Where has the BBC found space for additional HD channels?

REFERENCE Over the past two years, the BBC has been ensuring that it has sufficient capacity on terrestrial and satellite to be able to widen its HD offering. a516digital takes a look at where the extra space has been found:

Terrestrial
The BBC, Channel 4 and Arqiva released plans last year to secure currently unused frequencies for extra HD channels. In the proposals, the BBC announced that it intended to use two of the ten slots for its own use. Ofcom agreed with the proposals and is awarding a licence to Arqiva to run the extra multiplexes of channels. Meanwhile, the fifth slot on the existing Freeview HD multiplex was put up for sale following Channel 5's rejection of the slot. No buyers came forward, and the BBC secured this slot as well, giving it three extra HD slots.

This is how the HD channels could be divided up between the existing Freeview HD multiplex and the two new multiplexes.


Existing Freeview HD Multiplex
“Mux 7” / ARQ-C *
“Mux 8” / ARQ-D *
98.5% population coverage
Up to 70% population coverage
Up to 70% population coverage
BBC One HD
BBC Four HD/ CBeebies HD

BBC Two HD
BBC News HD

itv HD (or STV/UTV HD)
(Channel 4 service)

Channel 4 HD
(Channel 4 service)

BBC Three HD/CBBC HD



The table shows how the existing Freeview HD multiplex will look once the new services start and is based on the information released 16th July 2013. The breakdown of Mux 7 and 8 remains unclear, but is based on what limited information there is available at the moment. Channel 4 announced their intention to launch extra HD services on the extra multiplexes, but as of the time of publication, it is not known which extra channels it is bringing to the platform, or whether they will reside on Mux 7 or Mux 8.

*For the time being, a516digital has named the multiplexes "Mux 7" and "Mux 8", as they are the seventh and eighth national multiplexes. They could also be referred to as "Arqiva C and D", as they would become the third and fourth Arqiva-operated multiplexes, after Arqiva A and B.

Satellite
Last year, changes to BBC services on satellite resulted in two satellite transponders being put in use for HD channels, giving the BBC the potential to carry eight HD channels - four across each transponder. BBC One HD was given four slots, to cater for national variants of the channel, which launched between October 2012 and January 2013. One slot was set aside for BBC HD, which become BBC Two HD, leaving enough spare bandwidth for three more slots.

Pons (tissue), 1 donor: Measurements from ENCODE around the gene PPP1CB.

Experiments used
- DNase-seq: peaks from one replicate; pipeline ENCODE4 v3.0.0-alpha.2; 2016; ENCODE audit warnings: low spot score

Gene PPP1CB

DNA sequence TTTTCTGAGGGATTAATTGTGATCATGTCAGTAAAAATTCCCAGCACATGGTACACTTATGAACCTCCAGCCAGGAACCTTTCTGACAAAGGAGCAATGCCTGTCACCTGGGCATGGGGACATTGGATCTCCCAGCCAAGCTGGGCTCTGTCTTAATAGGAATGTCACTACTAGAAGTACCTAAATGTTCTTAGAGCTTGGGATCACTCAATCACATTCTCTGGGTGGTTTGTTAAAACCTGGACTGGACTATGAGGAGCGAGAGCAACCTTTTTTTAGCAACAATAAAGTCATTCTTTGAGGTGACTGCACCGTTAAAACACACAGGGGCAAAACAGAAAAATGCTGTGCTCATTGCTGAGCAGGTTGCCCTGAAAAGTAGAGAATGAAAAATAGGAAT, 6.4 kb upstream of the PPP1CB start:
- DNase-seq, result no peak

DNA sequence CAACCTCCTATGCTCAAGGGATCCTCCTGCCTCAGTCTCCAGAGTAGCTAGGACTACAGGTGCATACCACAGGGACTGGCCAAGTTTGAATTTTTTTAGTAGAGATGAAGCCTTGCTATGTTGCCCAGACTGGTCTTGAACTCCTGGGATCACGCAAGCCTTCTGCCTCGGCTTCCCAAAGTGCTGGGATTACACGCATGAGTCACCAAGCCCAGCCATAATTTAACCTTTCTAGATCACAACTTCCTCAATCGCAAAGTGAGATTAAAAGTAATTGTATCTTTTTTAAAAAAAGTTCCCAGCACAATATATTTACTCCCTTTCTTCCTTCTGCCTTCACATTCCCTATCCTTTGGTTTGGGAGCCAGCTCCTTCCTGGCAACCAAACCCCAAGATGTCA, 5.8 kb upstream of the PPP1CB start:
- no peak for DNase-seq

Transponder: 50
Astra 1N 28.2 East 
BBC DSAT 4
Transponder: 61
Astra 2F 28.2 East 
BBC DSAT 8
Frequency
10847
Frequency:
11023
Polarisation:
V
Polarisation:
H
Mode:
DVB-S2, 8PSK
Mode:
DVB-S2, 8PSK
Symbol Rate:
23000
Symbol Rate:
23000
FEC:
2/3
FEC:
2/3
BBC One HD
BBC One Scotland HD
BBC One NI HD                
BBC One Wales HD
BBC Two HD  
BBC Four HD / CBeebies HD
BBC Three HD / CBBC HD
BBC News HD

The table above shows how the services might be split over the BBC's two satellite transponders earmarked for HD. Services already on air are highlighted in bold. Transponder 50 has room for one more HD channel, and transponder 61 room for two more services, once current BBC Red Button HD transmissions end. (BBC Red Button HD is currently scheduled to end in September.)

This is based on each transponder carrying four HD channels each. Some satellite TV providers including Sky are putting up to five channels on a transponder with similar or identical configurations.  However, when a broadcaster uses capacity for national/regional variants of the same channel - in this case BBC One HD - care has to be taken not to put too many services on the same transponder. This is because the bandwidth allocated to each channel varies depending on what is shown at the time in order to maximise available bandwidth.

During the times when all variants of BBC One are showing the same programme, the encoder has to supply identical bandwidth for all variants, plus enough remaining bandwidth for other channels. Fast moving material, such as music and sports events require sudden peaks of increased bandwidth. All versions of BBC One HD would require extra bandwidth at the same time. So if too many services were put on the same transponder, there would be a "crunch point" when the encoder wouldn't be able to provide enough bandwidth to maintain HD picture quality during these simultaneous peaks in demand. Therefore, the BBC has split the variants of BBC One over two transponders, with a slight time delay, and only needs to carry four rather than five channels per transponder, leaving it with sufficient bandwidth to maintain good picture quality. Encoder improvements may facilitate extra services in the future.


See also:
Where are the extra Freeview HD channels going to be available? >
List and map showing the transmitter sites where Freeview HD is going to get extra channels.




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